On 30 March people who had sought refuge at a local government building in the western Ivoirian town of Bloléquin were cooking, children playing. The following morning the bloodied bodies of at least 85 men, women and children were piled up in a hallway.
Western Côte d’Ivoire - a cocoa and coffee-growing region on which the country is dependent for a large slice of its export revenues - is inhabited by a mix of ethnic groups, including from neighbouring countries. Ethnic-based land disputes have long plagued the region.
Armed conflict in March, when pro-Alassane Ouattara forces swept south in a drive to oust Laurent Gbagbo, triggered looting and violence in what many here are calling “a settling of scores”.
As in 2002, when rebels took over northern Côte d’Ivoire, in recent months the zone just south of their territory saw fighting that displaced tens of thousands of people. Last week displaced people in the town of Danané told IRIN: “This is our second war"; many had fled their homes for a year or two after the 2002 fighting.
Humanitarian workers say this complex context is one of the greatest challenges in assisting displaced communities and people seeking to return to their home villages.
Bloléquin, which lies just to the south of territory controlled by anti-Gbagbo rebels for nine years, is one of several sites that saw massacres in March. The overall number of victims is still unknown.
Marc*, 18, and some of his family are among the survivors. His father came to Bloléquin from Burkina Faso 20 years ago. The family worked on a cocoa plantation. Seated near Marc were other survivors - all with bandages covering gunshot wounds, including his father and a 10-year-old child who was shot in the face; a bandage covered part of the boy’s mouth but one could see from his eyes he was smiling.
“Begging for mercy”
“We were sleeping - it was about 4am,” Marc told IRIN. “There was fighting when the Forces Nouvelles [FN, pro-Ouattara soldiers] came to the town, then the FN withdrew and pro-Gbagbo groups took over. They came to the sub-prefecture building [where we had sought refuge from our nearby village weeks earlier]. They were saying they’d heard some foreigners were there and they ordered us all out.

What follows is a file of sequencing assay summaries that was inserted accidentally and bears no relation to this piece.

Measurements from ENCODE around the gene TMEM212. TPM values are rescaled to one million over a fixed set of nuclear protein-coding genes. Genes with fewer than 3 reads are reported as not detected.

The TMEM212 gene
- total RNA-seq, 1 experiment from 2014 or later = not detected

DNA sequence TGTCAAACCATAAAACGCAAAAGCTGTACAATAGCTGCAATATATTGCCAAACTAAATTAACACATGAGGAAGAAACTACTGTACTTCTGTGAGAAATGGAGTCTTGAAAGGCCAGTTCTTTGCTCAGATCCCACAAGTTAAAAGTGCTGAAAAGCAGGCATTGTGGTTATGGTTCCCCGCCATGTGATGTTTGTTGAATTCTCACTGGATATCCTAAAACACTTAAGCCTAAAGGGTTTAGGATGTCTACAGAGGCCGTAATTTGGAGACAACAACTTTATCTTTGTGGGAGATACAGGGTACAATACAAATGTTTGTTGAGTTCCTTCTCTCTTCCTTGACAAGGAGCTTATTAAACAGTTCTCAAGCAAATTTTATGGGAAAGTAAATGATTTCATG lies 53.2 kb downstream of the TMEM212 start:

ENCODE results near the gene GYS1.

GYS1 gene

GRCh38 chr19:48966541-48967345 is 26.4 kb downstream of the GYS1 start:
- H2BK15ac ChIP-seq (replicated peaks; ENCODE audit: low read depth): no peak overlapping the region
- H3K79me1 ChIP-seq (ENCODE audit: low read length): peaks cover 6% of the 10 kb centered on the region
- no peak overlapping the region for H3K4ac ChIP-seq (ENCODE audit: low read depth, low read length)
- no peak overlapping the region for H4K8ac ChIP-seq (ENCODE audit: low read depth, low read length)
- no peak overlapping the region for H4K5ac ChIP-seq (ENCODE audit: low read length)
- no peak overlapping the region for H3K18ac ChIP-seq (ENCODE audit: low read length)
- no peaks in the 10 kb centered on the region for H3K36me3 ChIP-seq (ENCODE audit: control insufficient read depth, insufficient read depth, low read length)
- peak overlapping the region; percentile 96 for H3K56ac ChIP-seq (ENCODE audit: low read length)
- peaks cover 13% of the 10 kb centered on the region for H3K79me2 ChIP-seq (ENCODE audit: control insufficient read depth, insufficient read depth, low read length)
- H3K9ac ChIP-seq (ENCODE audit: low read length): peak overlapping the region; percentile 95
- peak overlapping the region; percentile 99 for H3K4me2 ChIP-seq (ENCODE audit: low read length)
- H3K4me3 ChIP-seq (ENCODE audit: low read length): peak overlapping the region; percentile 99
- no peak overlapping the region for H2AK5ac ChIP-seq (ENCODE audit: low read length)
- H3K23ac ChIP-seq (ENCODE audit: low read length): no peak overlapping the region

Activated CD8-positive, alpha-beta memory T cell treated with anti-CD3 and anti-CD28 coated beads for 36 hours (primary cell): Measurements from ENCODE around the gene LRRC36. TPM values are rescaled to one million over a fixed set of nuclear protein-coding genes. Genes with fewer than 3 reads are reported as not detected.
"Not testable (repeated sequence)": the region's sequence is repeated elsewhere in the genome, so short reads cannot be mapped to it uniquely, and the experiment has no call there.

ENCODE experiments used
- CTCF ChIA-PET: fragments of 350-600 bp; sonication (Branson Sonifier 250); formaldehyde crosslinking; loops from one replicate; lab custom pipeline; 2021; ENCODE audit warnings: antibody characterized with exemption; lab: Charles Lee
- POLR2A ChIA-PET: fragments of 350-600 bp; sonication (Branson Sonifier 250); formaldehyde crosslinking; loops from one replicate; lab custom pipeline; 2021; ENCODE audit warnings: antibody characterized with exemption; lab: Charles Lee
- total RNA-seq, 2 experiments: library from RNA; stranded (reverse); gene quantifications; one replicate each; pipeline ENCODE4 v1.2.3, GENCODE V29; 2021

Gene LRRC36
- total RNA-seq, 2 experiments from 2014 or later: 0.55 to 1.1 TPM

“Everyone was afraid and crammed into a hallway. A group of men behind us were forcing us forward towards an exit but people stopped; they were afraid because in front too there were armed men. I and some others slipped into rooms off the hallway to hide. Some of my family members were lying in the hallway and bodies just kept falling on them.
“All I heard was gunfire, screaming and crying. People were begging for mercy. Those who were shooting said nothing - they just fired and fired. Those attacking us were Gbagbo’s militia and Liberians Gbagbo deployed in the country.
“Once the armed groups left, the FN came to the sub-prefecture building and they hollered: ‘Are there any survivors?’ That’s when we got up and they told us to start walking; they would pick us up in a vehicle. We started to walk. We walked to Toulepleu [65km away]. Our feet, our entire bodies hurt. Then the FN came, put us in a vehicle and took us here to Danané and helped us get medical care.
“A number of people survived. Some have returned to Burkina, others to Mali. We are just here, waiting. We’ve got nothing. Everything we ever had we left behind. But we hear that there are Guéré [an ethnic group who survivors say are allied to the attackers] around Bloléquin, in the bush, armed. They are still there.”
*not his real name
This article was produced by IRIN News while it was part of the United Nations Office for the Coordination of Humanitarian Affairs. Please send queries on copyright or liability to the UN. For more information: https://shop.un.org/rights-permissions